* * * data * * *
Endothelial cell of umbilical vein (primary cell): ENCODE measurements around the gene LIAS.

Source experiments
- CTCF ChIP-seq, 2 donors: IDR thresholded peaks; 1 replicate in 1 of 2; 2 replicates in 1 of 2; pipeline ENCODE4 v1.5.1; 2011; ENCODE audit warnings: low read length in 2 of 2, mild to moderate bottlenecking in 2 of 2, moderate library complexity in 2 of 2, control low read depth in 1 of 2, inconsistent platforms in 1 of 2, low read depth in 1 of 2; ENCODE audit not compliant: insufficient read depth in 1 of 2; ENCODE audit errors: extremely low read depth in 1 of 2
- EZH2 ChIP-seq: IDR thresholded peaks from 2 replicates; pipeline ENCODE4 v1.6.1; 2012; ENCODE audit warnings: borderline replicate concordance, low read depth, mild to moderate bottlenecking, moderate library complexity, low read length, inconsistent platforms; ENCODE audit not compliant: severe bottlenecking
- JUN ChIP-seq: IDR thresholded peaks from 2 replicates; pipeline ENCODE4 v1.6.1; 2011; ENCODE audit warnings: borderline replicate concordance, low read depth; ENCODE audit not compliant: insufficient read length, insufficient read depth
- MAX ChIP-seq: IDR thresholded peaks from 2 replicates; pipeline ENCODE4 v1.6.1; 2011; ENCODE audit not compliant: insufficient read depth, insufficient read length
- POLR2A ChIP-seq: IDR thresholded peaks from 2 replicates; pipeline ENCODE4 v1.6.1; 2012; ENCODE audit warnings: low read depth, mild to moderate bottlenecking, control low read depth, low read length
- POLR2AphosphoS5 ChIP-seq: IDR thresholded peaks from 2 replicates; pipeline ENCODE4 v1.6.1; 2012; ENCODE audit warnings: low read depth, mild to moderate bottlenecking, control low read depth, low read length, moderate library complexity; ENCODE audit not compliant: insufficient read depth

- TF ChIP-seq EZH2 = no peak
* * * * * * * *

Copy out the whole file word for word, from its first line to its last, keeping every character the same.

Endothelial cell of umbilical vein (primary cell): ENCODE measurements around the gene LIAS.

Source experiments
- CTCF ChIP-seq, 2 donors: IDR thresholded peaks; 1 replicate in 1 of 2; 2 replicates in 1 of 2; pipeline ENCODE4 v1.5.1; 2011; ENCODE audit warnings: low read length in 2 of 2, mild to moderate bottlenecking in 2 of 2, moderate library complexity in 2 of 2, control low read depth in 1 of 2, inconsistent platforms in 1 of 2, low read depth in 1 of 2; ENCODE audit not compliant: insufficient read depth in 1 of 2; ENCODE audit errors: extremely low read depth in 1 of 2
- EZH2 ChIP-seq: IDR thresholded peaks from 2 replicates; pipeline ENCODE4 v1.6.1; 2012; ENCODE audit warnings: borderline replicate concordance, low read depth, mild to moderate bottlenecking, moderate library complexity, low read length, inconsistent platforms; ENCODE audit not compliant: severe bottlenecking
- JUN ChIP-seq: IDR thresholded peaks from 2 replicates; pipeline ENCODE4 v1.6.1; 2011; ENCODE audit warnings: borderline replicate concordance, low read depth; ENCODE audit not compliant: insufficient read length, insufficient read depth
- MAX ChIP-seq: IDR thresholded peaks from 2 replicates; pipeline ENCODE4 v1.6.1; 2011; ENCODE audit not compliant: insufficient read depth, insufficient read length
- POLR2A ChIP-seq: IDR thresholded peaks from 2 replicates; pipeline ENCODE4 v1.6.1; 2012; ENCODE audit warnings: low read depth, mild to moderate bottlenecking, control low read depth, low read length
- POLR2AphosphoS5 ChIP-seq: IDR thresholded peaks from 2 replicates; pipeline ENCODE4 v1.6.1; 2012; ENCODE audit warnings: low read depth, mild to moderate bottlenecking, control low read depth, low read length, moderate library complexity; ENCODE audit not compliant: insufficient read depth

- TF ChIP-seq EZH2 = no peak